Ecological forensics: Using eDNA to detect diverse taxonomic groups in aquatic ecosystems
Invasive species cause large environmental changes in the Great Lakes, with consequently large economic damages to the regional economy. Through a variety of anthropogenic pathways, potentially harmful species are allowed into the states and provinces of the Great Lakes region. Self-sustaining populations are, therefore, often established by the time a harmful species has even been detected. Resource limitations can then prevent effective management responses even as established species spread throughout one lake and ultimately to all connected lakes. One increasingly utilized method for detecting novel species in aquatic systems is environmental DNA (eDNA). We have developed and applied novel genetic markers for eDNA detection of high risk invasive vertebrates, invertebrates, and plants in the Great Lakes region. In addition to these species-specific assays, which inform presence/absence detections of the organisms of interest, we have designed experiments and field surveys to examine the general effectiveness of eDNA across taxonomic boundaries and under varying environmental conditions. We hypothesize that eDNA detectability may differ systematically among major taxonomic groups because of taxa-specific differences in morphology (including the presence-absence of an exoskeleton), physiology, and habitat (e.g., benthic vs. pelagic, littoral vs. off-shore).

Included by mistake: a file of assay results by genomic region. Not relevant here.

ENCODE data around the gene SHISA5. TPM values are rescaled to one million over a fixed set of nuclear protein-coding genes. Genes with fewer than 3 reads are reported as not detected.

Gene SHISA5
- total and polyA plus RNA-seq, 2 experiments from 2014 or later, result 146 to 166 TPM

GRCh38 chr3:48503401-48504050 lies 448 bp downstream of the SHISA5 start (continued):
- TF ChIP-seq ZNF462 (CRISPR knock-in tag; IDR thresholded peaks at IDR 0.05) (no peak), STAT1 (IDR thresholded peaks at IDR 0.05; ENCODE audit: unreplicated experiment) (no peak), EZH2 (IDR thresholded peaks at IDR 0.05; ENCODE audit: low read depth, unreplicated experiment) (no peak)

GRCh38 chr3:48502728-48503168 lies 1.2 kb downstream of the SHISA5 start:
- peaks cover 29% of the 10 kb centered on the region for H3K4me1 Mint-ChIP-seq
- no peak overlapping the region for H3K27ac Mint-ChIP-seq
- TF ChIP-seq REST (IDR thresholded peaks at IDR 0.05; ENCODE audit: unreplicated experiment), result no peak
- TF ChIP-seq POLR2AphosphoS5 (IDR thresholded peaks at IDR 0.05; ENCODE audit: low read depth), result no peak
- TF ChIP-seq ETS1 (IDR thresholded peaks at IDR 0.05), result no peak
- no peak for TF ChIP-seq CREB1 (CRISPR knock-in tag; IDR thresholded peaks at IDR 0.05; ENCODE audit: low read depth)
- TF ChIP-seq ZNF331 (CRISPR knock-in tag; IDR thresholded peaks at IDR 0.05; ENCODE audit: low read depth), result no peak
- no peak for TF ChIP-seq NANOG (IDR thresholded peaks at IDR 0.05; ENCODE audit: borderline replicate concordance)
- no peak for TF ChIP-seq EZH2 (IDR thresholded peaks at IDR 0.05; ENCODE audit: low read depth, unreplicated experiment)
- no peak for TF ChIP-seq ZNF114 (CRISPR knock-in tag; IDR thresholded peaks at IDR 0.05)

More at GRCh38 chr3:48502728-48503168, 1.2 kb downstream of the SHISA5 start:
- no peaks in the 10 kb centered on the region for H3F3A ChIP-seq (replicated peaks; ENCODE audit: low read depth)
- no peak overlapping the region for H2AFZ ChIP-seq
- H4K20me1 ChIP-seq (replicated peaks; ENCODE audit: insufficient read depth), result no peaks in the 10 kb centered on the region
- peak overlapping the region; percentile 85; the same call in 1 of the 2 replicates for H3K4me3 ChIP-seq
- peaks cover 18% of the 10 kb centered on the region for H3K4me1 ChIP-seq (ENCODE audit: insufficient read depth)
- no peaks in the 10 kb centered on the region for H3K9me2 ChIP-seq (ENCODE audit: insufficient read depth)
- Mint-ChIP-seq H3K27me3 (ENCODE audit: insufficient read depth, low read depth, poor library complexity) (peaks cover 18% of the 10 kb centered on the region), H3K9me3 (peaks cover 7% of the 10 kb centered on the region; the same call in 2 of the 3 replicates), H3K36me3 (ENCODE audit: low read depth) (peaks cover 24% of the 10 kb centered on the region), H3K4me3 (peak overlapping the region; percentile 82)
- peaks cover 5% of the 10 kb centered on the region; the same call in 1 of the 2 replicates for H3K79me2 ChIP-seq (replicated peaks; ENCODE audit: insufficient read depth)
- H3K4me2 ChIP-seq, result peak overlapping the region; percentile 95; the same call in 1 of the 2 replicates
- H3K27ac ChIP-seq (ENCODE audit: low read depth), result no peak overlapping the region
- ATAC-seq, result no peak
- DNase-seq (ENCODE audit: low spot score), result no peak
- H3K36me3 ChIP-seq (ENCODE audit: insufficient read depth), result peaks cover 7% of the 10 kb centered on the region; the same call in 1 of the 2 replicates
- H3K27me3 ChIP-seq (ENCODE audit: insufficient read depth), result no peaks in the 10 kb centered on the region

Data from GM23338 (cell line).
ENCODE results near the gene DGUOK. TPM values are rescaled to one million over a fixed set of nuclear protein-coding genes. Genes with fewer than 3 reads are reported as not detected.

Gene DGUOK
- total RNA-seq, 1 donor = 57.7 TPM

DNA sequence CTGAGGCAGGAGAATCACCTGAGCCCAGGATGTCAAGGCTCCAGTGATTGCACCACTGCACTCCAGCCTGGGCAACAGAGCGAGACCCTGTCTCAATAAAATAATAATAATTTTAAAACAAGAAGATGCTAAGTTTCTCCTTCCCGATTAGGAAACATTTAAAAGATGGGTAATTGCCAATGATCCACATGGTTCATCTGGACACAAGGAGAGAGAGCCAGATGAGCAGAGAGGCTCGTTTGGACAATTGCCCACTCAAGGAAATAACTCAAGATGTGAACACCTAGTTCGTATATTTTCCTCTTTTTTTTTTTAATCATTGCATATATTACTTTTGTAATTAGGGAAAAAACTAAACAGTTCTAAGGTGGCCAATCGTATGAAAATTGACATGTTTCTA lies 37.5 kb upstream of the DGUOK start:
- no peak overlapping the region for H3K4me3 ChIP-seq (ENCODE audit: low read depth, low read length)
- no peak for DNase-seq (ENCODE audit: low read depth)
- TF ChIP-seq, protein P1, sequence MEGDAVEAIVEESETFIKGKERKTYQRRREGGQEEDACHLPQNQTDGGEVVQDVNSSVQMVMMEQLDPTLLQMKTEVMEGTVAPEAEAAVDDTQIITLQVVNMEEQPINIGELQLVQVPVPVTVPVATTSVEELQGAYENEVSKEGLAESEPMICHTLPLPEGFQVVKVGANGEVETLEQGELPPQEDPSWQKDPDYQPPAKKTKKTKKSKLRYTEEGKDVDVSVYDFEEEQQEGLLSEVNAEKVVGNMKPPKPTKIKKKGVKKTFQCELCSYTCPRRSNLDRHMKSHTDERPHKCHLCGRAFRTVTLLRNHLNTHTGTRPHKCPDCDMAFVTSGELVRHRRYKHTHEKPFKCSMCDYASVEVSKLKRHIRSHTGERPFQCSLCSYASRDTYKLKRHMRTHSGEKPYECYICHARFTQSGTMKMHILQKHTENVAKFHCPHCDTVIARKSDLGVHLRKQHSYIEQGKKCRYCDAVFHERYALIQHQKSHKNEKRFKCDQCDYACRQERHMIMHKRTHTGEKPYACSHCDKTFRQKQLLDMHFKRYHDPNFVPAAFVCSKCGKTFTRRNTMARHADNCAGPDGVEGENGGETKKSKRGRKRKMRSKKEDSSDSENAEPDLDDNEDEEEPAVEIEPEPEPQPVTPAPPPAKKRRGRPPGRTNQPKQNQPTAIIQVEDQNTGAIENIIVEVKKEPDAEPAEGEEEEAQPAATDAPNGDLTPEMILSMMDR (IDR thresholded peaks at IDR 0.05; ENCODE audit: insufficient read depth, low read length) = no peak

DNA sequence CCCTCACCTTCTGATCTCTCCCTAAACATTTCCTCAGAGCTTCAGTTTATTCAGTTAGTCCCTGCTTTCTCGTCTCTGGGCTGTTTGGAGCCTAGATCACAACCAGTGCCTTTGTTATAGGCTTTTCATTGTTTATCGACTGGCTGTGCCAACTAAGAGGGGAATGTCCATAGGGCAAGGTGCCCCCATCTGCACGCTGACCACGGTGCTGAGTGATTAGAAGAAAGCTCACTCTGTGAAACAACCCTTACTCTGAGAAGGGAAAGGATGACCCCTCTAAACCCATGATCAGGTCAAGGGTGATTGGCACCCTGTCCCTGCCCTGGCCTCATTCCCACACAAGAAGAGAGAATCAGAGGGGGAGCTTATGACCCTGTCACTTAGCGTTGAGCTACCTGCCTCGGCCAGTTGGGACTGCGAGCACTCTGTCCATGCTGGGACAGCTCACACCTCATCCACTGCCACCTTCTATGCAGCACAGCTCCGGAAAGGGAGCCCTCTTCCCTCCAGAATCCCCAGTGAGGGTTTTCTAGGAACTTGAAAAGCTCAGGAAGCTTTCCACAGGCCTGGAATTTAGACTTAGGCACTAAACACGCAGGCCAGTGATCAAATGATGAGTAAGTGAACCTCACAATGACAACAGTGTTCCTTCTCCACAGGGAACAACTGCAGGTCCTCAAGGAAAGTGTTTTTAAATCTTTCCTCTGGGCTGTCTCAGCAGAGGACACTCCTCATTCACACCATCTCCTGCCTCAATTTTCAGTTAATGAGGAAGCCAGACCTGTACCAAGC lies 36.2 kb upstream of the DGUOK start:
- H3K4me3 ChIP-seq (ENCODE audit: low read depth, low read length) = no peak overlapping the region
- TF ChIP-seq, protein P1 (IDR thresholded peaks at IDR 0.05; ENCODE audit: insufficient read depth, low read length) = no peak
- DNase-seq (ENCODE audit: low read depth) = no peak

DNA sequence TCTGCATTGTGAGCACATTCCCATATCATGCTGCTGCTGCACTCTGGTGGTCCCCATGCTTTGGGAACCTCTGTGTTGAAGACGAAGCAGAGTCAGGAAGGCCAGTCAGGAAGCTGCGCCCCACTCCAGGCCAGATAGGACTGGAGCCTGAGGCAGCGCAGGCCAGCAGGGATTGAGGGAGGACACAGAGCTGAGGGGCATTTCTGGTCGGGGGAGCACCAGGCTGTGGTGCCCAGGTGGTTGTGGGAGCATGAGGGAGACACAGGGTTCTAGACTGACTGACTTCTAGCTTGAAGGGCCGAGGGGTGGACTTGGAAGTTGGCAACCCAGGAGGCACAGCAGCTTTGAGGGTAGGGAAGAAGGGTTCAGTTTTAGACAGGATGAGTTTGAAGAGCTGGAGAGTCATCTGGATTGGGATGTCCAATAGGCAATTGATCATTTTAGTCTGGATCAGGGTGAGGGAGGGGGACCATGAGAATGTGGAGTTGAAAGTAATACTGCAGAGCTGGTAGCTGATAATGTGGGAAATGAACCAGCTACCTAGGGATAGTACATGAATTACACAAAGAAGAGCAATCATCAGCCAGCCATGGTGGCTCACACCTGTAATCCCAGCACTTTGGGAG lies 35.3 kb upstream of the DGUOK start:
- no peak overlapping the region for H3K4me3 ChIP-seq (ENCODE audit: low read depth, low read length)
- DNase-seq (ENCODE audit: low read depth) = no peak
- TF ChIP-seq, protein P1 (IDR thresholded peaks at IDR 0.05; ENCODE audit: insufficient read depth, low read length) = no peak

We developed novel genetic markers for environmental DNA (eDNA) detection of 11 species in the Great Lakes region. These markers have been validated at either the mesocosm scale, in the field, or in some cases, both. Detection capabilities have been shown for a variety of taxa, including planktonic crustaceans (spiny water flea and native water flea), benthic decapods (signal and rusty crayfish), malacostracans (Bloody red shrimp and Hyalella), bivalve mollusks (asian pea clam), benthic fishes (Eurasian ruffe), and plants (Hydrilla, parrot’s feather and pondweed). For some species, we found differences in presence/absence detection or abundance based upon differences in depth sampling on a gradient or location of sampling in a lotic system (e.g., up or downstream). We measured eDNA longevity under varying environmental conditions in mesocosms for four taxa and found differences ranging from 26-32 days. All taxonomic groups produced eDNA within the first 24 hours in the experimental setting. Overall, our results indicate that most aquatic organisms can be detected with eDNA. Tailoring sampling methods to specific taxonomic groups may be necessary. Use of eDNA will continue to improve early detection surveillance efforts in the Great Lakes region, reducing future environmental and economic damages.